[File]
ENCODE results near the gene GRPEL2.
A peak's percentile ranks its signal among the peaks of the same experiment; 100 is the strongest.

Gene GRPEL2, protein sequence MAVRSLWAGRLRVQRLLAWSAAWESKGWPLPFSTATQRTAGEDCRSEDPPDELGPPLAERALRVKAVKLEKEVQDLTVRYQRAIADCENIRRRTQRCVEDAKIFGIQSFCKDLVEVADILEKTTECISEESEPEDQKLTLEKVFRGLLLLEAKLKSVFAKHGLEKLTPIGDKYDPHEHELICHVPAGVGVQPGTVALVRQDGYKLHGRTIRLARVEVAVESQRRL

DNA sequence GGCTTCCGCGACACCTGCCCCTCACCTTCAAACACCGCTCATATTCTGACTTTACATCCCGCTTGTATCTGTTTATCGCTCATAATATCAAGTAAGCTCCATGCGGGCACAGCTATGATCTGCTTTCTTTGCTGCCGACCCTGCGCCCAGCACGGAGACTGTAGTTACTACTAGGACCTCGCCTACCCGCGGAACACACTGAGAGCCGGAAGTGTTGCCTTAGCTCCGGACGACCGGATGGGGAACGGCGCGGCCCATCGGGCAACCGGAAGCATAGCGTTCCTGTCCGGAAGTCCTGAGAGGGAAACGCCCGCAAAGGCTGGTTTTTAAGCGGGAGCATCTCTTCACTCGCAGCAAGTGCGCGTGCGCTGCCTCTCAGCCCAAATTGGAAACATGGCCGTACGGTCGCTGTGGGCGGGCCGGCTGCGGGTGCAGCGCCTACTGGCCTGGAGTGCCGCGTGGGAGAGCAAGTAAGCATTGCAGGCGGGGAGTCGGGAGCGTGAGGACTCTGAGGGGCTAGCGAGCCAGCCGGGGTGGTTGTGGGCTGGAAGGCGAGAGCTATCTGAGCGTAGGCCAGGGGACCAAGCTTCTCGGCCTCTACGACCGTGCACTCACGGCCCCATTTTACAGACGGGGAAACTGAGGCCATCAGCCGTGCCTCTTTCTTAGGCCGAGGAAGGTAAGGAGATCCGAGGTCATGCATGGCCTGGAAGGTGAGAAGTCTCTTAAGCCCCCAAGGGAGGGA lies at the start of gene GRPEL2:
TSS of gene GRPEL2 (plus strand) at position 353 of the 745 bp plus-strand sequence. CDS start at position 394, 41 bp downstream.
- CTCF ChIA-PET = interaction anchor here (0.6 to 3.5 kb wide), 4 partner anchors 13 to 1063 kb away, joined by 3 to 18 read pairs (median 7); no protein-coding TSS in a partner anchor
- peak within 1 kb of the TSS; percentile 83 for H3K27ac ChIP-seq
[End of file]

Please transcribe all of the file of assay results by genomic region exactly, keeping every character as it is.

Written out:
ENCODE results near the gene GRPEL2.
A peak's percentile ranks its signal among the peaks of the same experiment; 100 is the strongest.

Gene GRPEL2, protein sequence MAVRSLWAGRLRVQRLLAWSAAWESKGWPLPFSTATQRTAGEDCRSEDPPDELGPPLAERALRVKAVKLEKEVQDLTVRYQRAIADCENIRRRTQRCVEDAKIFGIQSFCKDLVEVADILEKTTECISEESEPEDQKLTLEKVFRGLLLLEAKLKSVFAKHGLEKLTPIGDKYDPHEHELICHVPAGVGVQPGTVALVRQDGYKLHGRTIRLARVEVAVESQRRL

DNA sequence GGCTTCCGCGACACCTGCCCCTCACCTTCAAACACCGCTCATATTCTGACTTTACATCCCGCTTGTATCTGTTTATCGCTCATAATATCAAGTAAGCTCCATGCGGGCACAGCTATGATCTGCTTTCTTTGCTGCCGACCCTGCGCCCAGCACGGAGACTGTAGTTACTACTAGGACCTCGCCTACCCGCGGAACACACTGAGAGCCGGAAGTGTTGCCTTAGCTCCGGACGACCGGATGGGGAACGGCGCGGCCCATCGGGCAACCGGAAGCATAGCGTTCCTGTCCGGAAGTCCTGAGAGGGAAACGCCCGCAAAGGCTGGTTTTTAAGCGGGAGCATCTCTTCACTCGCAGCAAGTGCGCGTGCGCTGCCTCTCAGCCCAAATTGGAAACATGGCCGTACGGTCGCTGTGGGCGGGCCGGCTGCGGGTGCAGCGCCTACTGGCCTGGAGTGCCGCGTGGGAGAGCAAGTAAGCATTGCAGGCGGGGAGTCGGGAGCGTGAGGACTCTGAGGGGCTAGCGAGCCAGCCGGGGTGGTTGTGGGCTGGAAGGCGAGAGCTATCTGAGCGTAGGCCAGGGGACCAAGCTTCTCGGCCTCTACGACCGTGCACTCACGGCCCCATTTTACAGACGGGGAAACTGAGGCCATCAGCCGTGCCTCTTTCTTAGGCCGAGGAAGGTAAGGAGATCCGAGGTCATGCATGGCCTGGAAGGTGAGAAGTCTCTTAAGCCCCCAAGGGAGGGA lies at the start of gene GRPEL2:
TSS of gene GRPEL2 (plus strand) at position 353 of the 745 bp plus-strand sequence. CDS start at position 394, 41 bp downstream.
- CTCF ChIA-PET = interaction anchor here (0.6 to 3.5 kb wide), 4 partner anchors 13 to 1063 kb away, joined by 3 to 18 read pairs (median 7); no protein-coding TSS in a partner anchor
- peak within 1 kb of the TSS; percentile 83 for H3K27ac ChIP-seq